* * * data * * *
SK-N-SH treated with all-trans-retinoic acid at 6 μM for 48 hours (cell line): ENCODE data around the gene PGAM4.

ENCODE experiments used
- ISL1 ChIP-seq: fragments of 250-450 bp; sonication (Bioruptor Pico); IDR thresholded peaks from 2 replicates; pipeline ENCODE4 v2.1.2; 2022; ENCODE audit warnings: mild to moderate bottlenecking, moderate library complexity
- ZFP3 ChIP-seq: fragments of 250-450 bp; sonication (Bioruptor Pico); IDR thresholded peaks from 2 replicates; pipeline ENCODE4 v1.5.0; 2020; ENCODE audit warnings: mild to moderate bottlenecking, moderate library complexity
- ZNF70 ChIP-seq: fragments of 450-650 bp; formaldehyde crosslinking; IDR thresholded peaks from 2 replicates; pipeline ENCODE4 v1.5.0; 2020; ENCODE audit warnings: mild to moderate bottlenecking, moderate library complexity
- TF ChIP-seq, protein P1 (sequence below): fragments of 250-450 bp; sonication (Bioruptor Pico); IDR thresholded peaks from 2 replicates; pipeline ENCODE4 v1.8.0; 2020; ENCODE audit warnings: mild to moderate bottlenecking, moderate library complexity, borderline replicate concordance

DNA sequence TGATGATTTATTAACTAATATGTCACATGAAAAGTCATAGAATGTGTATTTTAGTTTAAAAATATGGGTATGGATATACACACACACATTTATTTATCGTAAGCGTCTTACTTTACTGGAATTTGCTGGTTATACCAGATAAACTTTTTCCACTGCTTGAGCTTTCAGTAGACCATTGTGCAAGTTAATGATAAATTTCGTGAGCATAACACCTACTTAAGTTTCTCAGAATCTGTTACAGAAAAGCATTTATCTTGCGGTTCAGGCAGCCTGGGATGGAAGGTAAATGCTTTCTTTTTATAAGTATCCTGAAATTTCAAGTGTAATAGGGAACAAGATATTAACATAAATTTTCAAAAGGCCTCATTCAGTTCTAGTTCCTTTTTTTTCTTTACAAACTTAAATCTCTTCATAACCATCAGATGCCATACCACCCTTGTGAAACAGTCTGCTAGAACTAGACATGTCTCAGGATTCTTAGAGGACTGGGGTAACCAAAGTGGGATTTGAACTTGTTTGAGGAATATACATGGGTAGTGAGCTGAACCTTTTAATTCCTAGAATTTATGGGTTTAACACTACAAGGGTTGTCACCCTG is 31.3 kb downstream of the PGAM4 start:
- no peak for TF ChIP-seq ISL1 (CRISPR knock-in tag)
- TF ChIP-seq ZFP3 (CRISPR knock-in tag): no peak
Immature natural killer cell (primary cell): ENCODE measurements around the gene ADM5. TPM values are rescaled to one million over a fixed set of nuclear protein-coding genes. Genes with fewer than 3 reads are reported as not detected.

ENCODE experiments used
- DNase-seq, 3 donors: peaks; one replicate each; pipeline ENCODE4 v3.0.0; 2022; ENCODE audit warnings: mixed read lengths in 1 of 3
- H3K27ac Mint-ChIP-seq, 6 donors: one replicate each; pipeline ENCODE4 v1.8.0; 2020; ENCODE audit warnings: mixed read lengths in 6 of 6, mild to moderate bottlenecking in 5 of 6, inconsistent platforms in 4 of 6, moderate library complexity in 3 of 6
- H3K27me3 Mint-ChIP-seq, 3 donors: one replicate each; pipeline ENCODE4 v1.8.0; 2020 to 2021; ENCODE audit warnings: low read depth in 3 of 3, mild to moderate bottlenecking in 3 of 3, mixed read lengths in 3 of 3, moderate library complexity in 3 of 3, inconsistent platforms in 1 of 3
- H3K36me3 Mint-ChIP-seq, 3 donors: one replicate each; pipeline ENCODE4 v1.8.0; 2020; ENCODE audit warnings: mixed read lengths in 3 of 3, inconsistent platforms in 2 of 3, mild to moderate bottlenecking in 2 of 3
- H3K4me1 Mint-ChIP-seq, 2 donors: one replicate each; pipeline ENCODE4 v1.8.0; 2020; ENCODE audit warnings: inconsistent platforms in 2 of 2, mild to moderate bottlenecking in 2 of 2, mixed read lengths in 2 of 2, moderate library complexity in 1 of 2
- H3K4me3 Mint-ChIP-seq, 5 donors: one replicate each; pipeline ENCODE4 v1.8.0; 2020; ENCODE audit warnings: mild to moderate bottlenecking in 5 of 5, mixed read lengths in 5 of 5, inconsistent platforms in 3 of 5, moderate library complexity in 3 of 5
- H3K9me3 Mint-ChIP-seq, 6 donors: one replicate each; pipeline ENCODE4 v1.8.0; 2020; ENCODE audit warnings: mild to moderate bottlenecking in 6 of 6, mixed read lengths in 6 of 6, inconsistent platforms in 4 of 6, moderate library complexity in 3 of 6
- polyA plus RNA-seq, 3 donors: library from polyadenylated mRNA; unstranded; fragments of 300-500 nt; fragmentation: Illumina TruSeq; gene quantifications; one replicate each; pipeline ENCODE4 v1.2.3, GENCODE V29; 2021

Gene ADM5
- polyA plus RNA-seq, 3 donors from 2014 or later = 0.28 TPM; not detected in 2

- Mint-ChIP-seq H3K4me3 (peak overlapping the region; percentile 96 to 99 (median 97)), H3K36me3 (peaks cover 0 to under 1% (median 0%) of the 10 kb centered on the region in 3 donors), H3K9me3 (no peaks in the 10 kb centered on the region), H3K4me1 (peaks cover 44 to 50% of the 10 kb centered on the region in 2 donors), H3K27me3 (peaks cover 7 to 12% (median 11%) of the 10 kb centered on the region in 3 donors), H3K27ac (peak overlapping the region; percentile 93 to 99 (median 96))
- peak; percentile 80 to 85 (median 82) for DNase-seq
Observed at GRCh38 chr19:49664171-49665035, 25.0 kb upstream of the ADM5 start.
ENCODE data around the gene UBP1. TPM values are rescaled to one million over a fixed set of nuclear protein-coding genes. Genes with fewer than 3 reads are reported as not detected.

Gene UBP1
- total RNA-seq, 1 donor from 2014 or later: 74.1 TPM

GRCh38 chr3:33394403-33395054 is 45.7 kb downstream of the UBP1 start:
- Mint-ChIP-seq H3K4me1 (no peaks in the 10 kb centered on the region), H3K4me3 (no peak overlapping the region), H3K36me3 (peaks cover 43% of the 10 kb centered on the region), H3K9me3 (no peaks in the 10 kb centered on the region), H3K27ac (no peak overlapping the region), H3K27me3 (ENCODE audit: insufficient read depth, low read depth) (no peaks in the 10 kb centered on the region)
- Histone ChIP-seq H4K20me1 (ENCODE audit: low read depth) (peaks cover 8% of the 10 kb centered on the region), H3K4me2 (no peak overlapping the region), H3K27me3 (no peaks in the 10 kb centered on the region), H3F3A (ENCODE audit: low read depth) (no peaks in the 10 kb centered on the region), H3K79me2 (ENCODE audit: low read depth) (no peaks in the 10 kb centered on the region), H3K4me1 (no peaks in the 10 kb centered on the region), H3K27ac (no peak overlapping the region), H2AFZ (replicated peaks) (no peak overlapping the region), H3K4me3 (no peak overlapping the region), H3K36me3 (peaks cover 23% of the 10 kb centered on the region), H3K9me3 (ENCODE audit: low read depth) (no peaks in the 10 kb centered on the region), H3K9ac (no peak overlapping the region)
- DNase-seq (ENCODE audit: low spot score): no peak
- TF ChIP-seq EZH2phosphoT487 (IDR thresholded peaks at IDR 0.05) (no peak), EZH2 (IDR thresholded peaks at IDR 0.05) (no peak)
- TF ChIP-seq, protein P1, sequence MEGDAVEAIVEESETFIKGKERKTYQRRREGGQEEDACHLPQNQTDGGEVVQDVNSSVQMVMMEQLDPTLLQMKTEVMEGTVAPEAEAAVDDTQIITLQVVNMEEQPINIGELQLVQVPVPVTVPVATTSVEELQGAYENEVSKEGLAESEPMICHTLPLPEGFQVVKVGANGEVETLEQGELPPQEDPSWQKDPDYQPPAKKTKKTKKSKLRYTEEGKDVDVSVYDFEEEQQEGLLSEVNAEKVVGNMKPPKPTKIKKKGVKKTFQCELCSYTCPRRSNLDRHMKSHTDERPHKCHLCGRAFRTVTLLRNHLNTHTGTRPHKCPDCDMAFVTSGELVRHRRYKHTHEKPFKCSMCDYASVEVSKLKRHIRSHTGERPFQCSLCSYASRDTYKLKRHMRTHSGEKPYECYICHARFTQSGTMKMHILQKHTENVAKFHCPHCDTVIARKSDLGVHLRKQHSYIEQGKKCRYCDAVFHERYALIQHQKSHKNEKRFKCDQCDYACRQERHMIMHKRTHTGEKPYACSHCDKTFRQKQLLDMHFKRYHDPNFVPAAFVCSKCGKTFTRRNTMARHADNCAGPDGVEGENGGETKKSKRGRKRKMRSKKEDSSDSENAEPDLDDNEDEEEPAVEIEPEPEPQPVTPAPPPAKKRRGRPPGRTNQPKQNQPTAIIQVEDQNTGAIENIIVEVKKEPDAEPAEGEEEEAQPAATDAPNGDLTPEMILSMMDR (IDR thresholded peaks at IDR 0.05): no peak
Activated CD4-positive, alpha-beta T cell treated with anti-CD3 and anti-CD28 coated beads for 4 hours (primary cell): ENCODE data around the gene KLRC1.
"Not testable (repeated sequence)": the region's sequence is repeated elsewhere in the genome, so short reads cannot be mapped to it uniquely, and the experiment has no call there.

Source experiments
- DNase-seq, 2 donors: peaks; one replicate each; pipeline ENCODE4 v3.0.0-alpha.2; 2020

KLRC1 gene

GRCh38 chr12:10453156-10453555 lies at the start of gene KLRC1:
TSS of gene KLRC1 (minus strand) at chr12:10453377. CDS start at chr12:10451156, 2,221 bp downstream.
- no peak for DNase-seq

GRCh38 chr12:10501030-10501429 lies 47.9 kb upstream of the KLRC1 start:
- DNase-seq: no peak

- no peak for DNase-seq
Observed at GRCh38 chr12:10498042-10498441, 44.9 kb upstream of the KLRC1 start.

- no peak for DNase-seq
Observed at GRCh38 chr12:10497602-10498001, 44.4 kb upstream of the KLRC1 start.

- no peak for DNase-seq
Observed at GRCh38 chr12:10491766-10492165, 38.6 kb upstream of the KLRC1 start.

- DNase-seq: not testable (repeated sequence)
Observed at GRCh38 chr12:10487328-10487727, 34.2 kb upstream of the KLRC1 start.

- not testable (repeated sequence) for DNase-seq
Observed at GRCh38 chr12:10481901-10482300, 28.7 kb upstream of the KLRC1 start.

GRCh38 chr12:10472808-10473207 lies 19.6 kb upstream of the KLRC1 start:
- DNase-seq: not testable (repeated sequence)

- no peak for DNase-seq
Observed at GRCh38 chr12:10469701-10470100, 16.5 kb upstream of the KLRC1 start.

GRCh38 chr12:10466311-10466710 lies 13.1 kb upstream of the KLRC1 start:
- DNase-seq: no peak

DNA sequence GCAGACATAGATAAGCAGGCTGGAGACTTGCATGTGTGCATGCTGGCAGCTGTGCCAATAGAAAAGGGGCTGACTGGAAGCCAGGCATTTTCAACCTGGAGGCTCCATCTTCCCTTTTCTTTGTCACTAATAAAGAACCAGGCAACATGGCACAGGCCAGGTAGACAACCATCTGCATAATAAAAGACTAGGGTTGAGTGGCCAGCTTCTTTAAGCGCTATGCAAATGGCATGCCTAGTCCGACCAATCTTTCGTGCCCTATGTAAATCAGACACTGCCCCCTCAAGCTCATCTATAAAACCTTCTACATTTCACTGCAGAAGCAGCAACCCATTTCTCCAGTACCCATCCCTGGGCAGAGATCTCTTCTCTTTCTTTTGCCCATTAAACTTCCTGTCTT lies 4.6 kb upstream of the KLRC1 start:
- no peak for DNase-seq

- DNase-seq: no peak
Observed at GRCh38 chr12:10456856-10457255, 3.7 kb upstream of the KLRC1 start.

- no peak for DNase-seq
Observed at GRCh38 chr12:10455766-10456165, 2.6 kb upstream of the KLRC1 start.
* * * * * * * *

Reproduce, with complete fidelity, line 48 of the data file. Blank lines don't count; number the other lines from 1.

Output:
- no peak for DNase-seq